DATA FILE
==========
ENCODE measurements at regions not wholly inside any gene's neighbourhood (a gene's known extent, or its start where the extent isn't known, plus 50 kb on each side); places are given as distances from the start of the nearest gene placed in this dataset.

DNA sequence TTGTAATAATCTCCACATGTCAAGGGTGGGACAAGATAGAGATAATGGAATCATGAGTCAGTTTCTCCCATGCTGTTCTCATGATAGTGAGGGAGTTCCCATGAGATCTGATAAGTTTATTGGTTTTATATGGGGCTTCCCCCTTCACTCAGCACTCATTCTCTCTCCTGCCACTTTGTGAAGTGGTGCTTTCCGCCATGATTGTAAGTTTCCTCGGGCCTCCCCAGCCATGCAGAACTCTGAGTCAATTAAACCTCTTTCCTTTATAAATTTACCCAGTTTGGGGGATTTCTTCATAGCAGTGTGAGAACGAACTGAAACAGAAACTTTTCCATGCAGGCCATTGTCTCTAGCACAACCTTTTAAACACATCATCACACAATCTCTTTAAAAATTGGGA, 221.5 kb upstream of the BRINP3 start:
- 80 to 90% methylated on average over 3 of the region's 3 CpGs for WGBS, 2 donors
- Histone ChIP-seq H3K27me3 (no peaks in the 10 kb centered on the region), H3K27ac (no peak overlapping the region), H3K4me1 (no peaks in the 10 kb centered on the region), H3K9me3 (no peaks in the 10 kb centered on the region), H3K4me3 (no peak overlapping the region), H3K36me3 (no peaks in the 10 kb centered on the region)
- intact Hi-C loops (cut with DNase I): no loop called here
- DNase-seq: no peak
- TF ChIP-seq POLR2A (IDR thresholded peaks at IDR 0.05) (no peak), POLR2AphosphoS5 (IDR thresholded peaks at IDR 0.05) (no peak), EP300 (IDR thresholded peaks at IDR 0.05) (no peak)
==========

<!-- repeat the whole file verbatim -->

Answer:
ENCODE measurements at regions not wholly inside any gene's neighbourhood (a gene's known extent, or its start where the extent isn't known, plus 50 kb on each side); places are given as distances from the start of the nearest gene placed in this dataset.

DNA sequence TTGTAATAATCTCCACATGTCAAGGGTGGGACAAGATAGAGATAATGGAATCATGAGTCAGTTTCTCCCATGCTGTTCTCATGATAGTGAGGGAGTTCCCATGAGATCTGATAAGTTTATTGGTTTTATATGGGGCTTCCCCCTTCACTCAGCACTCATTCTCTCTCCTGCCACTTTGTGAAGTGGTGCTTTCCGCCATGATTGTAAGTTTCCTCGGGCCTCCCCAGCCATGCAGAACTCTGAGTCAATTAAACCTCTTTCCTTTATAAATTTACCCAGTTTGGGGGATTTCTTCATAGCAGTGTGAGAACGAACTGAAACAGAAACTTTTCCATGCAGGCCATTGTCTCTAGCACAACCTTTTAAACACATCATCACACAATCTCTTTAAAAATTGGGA, 221.5 kb upstream of the BRINP3 start:
- 80 to 90% methylated on average over 3 of the region's 3 CpGs for WGBS, 2 donors
- Histone ChIP-seq H3K27me3 (no peaks in the 10 kb centered on the region), H3K27ac (no peak overlapping the region), H3K4me1 (no peaks in the 10 kb centered on the region), H3K9me3 (no peaks in the 10 kb centered on the region), H3K4me3 (no peak overlapping the region), H3K36me3 (no peaks in the 10 kb centered on the region)
- intact Hi-C loops (cut with DNase I): no loop called here
- DNase-seq: no peak
- TF ChIP-seq POLR2A (IDR thresholded peaks at IDR 0.05) (no peak), POLR2AphosphoS5 (IDR thresholded peaks at IDR 0.05) (no peak), EP300 (IDR thresholded peaks at IDR 0.05) (no peak)